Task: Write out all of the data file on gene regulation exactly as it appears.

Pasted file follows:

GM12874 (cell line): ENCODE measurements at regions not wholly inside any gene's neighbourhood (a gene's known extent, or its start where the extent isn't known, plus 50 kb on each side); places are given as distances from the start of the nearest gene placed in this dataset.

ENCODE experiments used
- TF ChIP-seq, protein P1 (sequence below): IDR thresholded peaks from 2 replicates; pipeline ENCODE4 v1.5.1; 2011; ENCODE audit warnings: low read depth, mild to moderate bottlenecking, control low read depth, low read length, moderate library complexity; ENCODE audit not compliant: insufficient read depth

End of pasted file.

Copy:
GM12874 (cell line): ENCODE measurements at regions not wholly inside any gene's neighbourhood (a gene's known extent, or its start where the extent isn't known, plus 50 kb on each side); places are given as distances from the start of the nearest gene placed in this dataset.

ENCODE experiments used
- TF ChIP-seq, protein P1 (sequence below): IDR thresholded peaks from 2 replicates; pipeline ENCODE4 v1.5.1; 2011; ENCODE audit warnings: low read depth, mild to moderate bottlenecking, control low read depth, low read length, moderate library complexity; ENCODE audit not compliant: insufficient read depth